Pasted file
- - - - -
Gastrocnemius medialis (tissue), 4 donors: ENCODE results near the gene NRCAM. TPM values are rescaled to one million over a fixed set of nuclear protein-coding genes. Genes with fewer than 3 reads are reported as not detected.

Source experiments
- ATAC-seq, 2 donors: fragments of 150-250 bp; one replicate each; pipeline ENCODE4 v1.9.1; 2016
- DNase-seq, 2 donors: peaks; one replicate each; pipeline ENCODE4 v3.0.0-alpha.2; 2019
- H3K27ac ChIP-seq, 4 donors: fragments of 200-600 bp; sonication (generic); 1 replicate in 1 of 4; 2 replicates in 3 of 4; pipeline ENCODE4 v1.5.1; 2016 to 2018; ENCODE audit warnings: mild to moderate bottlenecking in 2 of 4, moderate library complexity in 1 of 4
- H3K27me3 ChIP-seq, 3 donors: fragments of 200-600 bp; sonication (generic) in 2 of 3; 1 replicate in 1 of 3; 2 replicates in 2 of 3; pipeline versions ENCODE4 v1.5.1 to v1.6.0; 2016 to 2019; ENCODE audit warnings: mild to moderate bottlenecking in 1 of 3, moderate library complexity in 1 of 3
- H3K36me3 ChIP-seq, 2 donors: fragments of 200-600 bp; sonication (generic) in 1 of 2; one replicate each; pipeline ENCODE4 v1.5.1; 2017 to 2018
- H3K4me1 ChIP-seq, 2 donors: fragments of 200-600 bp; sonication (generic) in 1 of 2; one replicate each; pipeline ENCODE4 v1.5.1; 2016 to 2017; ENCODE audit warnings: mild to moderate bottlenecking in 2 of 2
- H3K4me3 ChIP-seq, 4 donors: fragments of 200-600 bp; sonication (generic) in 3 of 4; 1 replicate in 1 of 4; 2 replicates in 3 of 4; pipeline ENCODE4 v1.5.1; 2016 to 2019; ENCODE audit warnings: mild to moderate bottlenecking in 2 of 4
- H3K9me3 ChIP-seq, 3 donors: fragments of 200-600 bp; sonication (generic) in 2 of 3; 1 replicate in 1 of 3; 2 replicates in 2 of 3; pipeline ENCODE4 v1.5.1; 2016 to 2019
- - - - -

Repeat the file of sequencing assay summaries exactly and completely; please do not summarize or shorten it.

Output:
Gastrocnemius medialis (tissue), 4 donors: ENCODE results near the gene NRCAM. TPM values are rescaled to one million over a fixed set of nuclear protein-coding genes. Genes with fewer than 3 reads are reported as not detected.

Source experiments
- ATAC-seq, 2 donors: fragments of 150-250 bp; one replicate each; pipeline ENCODE4 v1.9.1; 2016
- DNase-seq, 2 donors: peaks; one replicate each; pipeline ENCODE4 v3.0.0-alpha.2; 2019
- H3K27ac ChIP-seq, 4 donors: fragments of 200-600 bp; sonication (generic); 1 replicate in 1 of 4; 2 replicates in 3 of 4; pipeline ENCODE4 v1.5.1; 2016 to 2018; ENCODE audit warnings: mild to moderate bottlenecking in 2 of 4, moderate library complexity in 1 of 4
- H3K27me3 ChIP-seq, 3 donors: fragments of 200-600 bp; sonication (generic) in 2 of 3; 1 replicate in 1 of 3; 2 replicates in 2 of 3; pipeline versions ENCODE4 v1.5.1 to v1.6.0; 2016 to 2019; ENCODE audit warnings: mild to moderate bottlenecking in 1 of 3, moderate library complexity in 1 of 3
- H3K36me3 ChIP-seq, 2 donors: fragments of 200-600 bp; sonication (generic) in 1 of 2; one replicate each; pipeline ENCODE4 v1.5.1; 2017 to 2018
- H3K4me1 ChIP-seq, 2 donors: fragments of 200-600 bp; sonication (generic) in 1 of 2; one replicate each; pipeline ENCODE4 v1.5.1; 2016 to 2017; ENCODE audit warnings: mild to moderate bottlenecking in 2 of 2
- H3K4me3 ChIP-seq, 4 donors: fragments of 200-600 bp; sonication (generic) in 3 of 4; 1 replicate in 1 of 4; 2 replicates in 3 of 4; pipeline ENCODE4 v1.5.1; 2016 to 2019; ENCODE audit warnings: mild to moderate bottlenecking in 2 of 4
- H3K9me3 ChIP-seq, 3 donors: fragments of 200-600 bp; sonication (generic) in 2 of 3; 1 replicate in 1 of 3; 2 replicates in 2 of 3; pipeline ENCODE4 v1.5.1; 2016 to 2019